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Syracuse High students protest teacher cuts

Posted - May 7, 2010 at 4:36 p.m.


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SYRACUSE -- As teacher and program cuts loom in the Davis School District, students walked out at Syracuse High School in protest. They weren't sure what they would accomplish, but they wanted to do something to express their anger and get the community involved.

The district faces a $31 million shortfall next year, plus an influx of 950 students. The district plans to cut 90 teachers who were on one-year contracts.

Holding signs, cheering and waving at passing vehicles, students said they wanted their voices heard.

District officials say the cuts are necessary due to a looming budget shortfall, and that the majority of the positions are teachers who were already planning to leave and just won't be replaced. They say while they understand the students' anger, they do not approve of their actions.

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"Some students are hanging out of cars, and police are concerned about safety and seat belt laws," said Chris Williams, spokesman for Davis School District.

The students fear the classroom consequences of the impending elimination of seven teachers at their school. Kristen Stringham, a junior at Syracuse High School, says they planned the rally through forwarded text messages.

"Students are really upset about some of these teachers being let go, some of their contracts not being renewed," says Stringham.

District community relations director Chris Williams says three of those teachers are on one-year contracts and three others are moving.

"We've never laid off anyone in the Davis School District before," says Williams. "But when we're talking about a $61 million cut over two years, it gets very difficult."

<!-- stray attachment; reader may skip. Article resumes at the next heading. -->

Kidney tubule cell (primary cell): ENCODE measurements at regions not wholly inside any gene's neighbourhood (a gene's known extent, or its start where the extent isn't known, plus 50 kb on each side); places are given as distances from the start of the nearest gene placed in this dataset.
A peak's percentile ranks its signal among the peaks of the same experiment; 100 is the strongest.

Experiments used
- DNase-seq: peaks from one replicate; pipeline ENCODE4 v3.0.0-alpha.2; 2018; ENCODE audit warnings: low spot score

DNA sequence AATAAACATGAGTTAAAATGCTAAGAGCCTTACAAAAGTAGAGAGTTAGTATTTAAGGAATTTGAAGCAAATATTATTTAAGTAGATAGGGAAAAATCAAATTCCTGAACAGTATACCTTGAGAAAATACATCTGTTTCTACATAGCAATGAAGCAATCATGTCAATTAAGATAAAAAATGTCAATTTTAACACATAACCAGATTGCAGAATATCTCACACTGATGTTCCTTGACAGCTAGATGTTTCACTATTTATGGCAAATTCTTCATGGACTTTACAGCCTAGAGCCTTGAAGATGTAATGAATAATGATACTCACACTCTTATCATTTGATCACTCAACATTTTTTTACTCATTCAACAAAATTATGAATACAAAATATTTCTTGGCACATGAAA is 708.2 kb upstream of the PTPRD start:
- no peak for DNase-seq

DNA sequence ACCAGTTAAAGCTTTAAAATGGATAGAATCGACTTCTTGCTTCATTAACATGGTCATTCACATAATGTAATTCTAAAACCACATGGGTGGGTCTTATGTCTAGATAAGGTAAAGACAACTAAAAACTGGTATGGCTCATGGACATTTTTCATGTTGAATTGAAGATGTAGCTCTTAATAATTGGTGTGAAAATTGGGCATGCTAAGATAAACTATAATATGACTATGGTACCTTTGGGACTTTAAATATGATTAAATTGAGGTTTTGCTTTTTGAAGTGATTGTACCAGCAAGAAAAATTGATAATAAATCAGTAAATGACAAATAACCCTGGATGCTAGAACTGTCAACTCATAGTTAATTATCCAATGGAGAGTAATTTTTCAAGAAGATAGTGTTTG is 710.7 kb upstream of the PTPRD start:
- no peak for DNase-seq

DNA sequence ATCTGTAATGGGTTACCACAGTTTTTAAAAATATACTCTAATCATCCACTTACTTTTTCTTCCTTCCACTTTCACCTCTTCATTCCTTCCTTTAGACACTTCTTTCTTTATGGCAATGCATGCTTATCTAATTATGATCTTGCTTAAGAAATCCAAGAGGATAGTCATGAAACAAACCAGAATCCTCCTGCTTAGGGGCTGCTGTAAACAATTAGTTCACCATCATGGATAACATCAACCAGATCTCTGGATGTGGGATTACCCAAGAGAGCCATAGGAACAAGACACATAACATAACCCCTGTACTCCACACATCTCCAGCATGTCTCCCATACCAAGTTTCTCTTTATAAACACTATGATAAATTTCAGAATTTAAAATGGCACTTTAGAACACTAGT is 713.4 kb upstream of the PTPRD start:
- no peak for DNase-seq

"I hope that the administration that was responsible for cutting these classes will see that we do care," said junior Kristen Stringham.

About 86 percent of district costs are tied to personnel. The district will also cut administration costs more than $5 million and increase class sizes by one student.

The students at Syracuse High are petitioning to save automotive and arts programs at their school.

"I hope that the administration that was responsible for cutting these classes will see that we do care," Stringham says. "We want our classes back."

By noon, hundreds of students were on the sidewalk west of the school. Police were called in to keep them off the busy section of 2200 West.

"We're getting support from cars passing by," says Stringham. "We're all really excited, and we hope it will make a difference and save some of the teachers and the programs."

Davis School District budget decision
To deal with $31 million budget shortfall
  • Cutting central office administrators and staff and support service personnel for a savings of $5.7 million
  • Increasing class sizes by one student
  • Not renewing one-year-only hires. Those positions include 90 certified employees from full-time to one class period a day
  • Reducing school counselor positions by 15
  • Eliminating nine secondary and 15 elementary school administrative intern positions
  • Reducing high school secretary positions by one per school
  • Cutting 11.5 reading teacher positions
  • Limiting the number of refrigerated vending machines in schools
  • Limiting employee travel
  • Decreasing department supply budgets by 5 percent

The school board still weighs other cuts and is surveying people about a possible tax increase: "If they're willing to pay taxes, how much of an increase they're willing to shoulder," says Williams.

Students were also angry over a planned expansion of the athletic facilities at Davis High School, saying that money would be better spent on more programs and teachers. Williams said Friday the expansion has not been put on hold.

The board must pass a budget in June and will schedule a public hearing soon. A similar hearing a year ago did not draw a crowd. The students hope it will this year.

"It was the general consensus that doing something that would get people's attention, not just the school's, but the community," Stringham says. "Getting the community involved will really help, I think."

Williams said after the walk-out, most of the students returned to class.

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Story compiled with contributions from Jed Boal and Marc Giauque.

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